Dynamic remodeling of the dynamin helix during membrane constriction
Bacterial Outer Membrane Proteins
Microscopy, Atomic Force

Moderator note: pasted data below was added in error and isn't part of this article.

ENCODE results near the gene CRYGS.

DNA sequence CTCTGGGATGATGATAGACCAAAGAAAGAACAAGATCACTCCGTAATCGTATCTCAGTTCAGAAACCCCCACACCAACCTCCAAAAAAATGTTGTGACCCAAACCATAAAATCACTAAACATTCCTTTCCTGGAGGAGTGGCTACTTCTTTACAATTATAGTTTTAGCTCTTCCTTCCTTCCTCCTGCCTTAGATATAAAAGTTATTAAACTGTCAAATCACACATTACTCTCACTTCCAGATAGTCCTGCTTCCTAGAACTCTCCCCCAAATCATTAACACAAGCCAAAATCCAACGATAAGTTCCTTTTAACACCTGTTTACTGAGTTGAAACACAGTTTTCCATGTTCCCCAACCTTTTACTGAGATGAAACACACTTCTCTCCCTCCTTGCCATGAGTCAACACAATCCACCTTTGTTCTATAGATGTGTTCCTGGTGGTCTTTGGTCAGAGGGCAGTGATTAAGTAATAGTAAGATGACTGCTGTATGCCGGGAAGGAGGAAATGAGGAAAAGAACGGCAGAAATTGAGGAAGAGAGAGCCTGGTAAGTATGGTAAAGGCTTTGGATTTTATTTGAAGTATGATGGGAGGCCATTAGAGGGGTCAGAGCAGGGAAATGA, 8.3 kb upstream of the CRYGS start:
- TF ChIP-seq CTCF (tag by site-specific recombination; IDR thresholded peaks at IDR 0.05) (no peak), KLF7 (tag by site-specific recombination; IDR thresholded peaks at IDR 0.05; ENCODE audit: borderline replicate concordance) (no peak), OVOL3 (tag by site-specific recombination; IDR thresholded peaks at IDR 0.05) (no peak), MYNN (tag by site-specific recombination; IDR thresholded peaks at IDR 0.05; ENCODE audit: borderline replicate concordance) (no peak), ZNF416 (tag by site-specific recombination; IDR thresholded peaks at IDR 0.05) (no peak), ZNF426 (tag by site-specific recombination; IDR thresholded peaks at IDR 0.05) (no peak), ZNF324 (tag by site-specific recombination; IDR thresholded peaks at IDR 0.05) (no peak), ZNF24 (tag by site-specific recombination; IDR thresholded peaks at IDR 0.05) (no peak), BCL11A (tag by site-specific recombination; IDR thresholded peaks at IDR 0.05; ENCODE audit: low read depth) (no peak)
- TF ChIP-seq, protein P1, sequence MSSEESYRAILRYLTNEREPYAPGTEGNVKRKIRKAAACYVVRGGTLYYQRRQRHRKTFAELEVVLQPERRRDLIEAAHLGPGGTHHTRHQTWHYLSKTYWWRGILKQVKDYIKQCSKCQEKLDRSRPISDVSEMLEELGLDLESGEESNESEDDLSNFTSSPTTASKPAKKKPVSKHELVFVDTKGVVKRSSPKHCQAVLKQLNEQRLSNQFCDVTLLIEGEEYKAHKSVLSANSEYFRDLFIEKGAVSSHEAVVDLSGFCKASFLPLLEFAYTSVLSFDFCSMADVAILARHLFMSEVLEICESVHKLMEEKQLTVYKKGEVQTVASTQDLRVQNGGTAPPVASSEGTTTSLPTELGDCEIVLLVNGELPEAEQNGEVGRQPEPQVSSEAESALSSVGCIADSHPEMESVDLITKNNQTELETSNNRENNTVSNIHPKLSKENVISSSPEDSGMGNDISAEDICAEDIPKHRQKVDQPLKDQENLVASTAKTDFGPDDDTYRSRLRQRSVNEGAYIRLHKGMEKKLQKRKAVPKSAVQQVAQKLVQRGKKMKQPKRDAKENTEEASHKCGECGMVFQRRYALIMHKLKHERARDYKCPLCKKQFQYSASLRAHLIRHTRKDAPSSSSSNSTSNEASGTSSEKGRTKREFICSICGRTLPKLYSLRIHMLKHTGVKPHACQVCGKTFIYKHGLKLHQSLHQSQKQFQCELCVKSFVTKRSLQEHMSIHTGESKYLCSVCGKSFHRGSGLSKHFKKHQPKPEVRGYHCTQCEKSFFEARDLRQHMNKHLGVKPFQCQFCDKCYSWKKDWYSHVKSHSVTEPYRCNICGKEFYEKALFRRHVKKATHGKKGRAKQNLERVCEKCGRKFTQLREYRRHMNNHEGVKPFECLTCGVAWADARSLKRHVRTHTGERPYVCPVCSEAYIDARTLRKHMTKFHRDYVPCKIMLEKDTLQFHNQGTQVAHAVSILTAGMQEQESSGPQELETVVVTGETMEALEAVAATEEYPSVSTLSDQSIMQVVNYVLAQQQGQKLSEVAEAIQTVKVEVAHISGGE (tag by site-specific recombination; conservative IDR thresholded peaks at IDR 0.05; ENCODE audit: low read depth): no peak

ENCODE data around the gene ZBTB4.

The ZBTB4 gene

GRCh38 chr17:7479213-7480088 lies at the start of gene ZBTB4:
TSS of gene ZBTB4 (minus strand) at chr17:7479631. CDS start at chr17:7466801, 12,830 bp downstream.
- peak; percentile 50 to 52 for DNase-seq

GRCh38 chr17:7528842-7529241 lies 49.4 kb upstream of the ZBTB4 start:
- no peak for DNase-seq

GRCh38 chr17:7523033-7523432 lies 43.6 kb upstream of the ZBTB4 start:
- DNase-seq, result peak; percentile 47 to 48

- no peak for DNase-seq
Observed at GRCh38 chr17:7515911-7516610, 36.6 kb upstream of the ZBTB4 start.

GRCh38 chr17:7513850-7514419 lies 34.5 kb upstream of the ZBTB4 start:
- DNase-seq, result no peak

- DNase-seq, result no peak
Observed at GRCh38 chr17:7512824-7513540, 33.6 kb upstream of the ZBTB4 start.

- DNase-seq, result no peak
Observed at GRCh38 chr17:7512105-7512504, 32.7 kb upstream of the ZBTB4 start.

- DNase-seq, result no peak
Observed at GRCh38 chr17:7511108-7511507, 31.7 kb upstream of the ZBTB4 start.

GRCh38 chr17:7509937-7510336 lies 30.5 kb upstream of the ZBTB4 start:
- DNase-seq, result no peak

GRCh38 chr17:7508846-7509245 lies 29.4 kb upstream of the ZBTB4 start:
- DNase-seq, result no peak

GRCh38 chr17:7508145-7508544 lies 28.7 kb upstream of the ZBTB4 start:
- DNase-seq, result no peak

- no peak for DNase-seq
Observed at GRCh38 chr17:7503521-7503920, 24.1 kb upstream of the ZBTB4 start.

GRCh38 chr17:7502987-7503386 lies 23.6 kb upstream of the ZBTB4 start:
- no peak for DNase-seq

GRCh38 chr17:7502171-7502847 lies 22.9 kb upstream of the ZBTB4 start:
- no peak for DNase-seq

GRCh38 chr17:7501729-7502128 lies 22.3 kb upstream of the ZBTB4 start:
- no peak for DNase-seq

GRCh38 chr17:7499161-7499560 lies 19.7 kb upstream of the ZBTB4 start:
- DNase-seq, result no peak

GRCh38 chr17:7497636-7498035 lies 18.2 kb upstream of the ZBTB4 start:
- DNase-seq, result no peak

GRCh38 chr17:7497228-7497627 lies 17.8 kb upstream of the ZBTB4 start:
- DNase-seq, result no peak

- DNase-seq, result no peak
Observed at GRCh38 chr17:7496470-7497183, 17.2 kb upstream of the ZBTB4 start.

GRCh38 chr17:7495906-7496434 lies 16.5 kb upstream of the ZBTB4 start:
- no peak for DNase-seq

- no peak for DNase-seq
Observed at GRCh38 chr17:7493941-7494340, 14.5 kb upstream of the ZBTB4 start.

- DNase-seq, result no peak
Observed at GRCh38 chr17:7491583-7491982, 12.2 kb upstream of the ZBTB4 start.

Dynamin is a dimeric GTPase that assembles into a helix around the neck of endocytic buds. Upon GTP hydrolysis, dynamin breaks these necks, a reaction called membrane fission. Fission requires dynamin to first constrict the membrane. It is unclear, however, how dynamin helix constriction works. Here we undertake a direct high-speed atomic force microscopy imaging analysis to visualize the constriction of single dynamin-coated membrane tubules. We show GTP-induced dynamic rearrangements of the dynamin helix turns: the average distances between turns reduce with GTP hydrolysis. These distances vary, however, over time because helical turns were observed to transiently pair and dissociate. At fission sites, these cycles of association and dissociation were correlated with relative lateral displacement of the turns and constriction. Our findings show relative longitudinal and lateral displacements of helical turns related to constriction. Our work highlights the potential of high-speed atomic force microscopy for the observation of mechanochemical proteins onto membranes during action at almost molecular resolution.